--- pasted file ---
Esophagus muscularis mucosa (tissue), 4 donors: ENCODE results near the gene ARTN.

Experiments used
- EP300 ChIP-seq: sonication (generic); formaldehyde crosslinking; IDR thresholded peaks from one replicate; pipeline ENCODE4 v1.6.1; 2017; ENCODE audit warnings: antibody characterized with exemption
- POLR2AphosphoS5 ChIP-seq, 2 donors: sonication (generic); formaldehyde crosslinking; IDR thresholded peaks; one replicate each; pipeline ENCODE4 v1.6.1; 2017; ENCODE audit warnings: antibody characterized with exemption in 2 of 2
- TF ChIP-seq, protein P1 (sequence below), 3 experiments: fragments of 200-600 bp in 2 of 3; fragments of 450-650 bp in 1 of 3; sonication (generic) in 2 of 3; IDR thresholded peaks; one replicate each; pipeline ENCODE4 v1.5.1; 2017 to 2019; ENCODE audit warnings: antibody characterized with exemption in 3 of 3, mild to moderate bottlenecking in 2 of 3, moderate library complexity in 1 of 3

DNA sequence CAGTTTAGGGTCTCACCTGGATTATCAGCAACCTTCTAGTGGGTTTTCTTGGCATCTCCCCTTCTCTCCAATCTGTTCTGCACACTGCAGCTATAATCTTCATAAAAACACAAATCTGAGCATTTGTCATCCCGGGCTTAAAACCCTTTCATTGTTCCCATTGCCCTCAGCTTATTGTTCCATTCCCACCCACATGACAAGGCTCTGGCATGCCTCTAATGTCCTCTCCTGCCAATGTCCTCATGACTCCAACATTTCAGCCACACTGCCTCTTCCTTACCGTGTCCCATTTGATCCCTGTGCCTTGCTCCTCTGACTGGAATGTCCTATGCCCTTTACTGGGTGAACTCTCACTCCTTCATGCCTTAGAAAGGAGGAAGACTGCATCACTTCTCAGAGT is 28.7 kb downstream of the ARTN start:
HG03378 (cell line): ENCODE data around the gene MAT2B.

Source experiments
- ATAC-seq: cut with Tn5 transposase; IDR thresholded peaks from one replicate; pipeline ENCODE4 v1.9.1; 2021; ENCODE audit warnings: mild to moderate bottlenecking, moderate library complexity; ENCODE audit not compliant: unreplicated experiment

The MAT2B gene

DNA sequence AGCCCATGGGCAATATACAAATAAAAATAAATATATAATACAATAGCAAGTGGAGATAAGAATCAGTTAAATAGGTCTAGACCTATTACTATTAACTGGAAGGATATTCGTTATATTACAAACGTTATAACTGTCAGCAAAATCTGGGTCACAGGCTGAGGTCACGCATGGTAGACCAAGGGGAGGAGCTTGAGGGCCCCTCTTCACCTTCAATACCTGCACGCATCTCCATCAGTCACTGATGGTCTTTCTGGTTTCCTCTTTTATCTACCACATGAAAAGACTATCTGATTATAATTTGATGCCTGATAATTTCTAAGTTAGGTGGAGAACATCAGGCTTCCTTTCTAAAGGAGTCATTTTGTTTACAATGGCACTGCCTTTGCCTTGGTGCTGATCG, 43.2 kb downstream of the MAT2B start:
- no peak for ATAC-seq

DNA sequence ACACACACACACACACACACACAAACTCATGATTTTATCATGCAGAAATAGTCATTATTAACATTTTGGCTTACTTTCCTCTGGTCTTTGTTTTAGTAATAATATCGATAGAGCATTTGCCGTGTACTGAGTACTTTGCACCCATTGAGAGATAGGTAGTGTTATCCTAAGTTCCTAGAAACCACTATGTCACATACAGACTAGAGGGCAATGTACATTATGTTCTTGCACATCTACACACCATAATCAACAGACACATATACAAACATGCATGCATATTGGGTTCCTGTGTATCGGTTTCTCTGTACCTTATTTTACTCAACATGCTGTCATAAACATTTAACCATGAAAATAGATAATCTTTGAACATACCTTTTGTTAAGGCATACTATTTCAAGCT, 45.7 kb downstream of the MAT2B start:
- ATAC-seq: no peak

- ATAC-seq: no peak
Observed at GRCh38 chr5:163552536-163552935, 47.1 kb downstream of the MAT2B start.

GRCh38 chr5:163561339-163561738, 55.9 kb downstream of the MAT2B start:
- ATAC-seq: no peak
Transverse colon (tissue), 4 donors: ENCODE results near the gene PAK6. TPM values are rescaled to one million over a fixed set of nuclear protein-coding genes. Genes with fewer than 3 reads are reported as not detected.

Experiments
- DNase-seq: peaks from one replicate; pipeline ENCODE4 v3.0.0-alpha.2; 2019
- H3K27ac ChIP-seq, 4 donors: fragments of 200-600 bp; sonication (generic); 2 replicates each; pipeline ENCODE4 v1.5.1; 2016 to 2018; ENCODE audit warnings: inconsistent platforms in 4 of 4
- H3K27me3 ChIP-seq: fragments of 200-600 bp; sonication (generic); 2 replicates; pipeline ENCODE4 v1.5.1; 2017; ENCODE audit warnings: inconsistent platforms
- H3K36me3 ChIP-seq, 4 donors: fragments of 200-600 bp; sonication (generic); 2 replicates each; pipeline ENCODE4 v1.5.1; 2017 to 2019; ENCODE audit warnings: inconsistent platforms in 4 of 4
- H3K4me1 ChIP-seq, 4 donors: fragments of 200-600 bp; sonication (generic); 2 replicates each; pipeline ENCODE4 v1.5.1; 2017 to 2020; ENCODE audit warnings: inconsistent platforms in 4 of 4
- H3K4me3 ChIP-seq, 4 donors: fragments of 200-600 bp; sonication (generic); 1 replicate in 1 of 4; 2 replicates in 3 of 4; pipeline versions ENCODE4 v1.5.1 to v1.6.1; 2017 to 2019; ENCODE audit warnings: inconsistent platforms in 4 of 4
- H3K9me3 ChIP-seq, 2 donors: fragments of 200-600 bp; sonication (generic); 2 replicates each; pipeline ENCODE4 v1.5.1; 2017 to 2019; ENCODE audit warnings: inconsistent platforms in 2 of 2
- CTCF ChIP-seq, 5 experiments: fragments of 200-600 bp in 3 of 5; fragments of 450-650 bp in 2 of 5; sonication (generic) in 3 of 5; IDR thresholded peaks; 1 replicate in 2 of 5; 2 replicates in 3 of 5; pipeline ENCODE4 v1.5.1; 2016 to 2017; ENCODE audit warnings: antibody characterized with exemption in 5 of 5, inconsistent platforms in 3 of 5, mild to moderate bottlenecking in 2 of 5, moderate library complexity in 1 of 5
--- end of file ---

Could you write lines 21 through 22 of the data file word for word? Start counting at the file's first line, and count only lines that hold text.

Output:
- DNase-seq: peaks from one replicate; pipeline ENCODE4 v3.0.0-alpha.2; 2019
- H3K27ac ChIP-seq, 4 donors: fragments of 200-600 bp; sonication (generic); 2 replicates each; pipeline ENCODE4 v1.5.1; 2016 to 2018; ENCODE audit warnings: inconsistent platforms in 4 of 4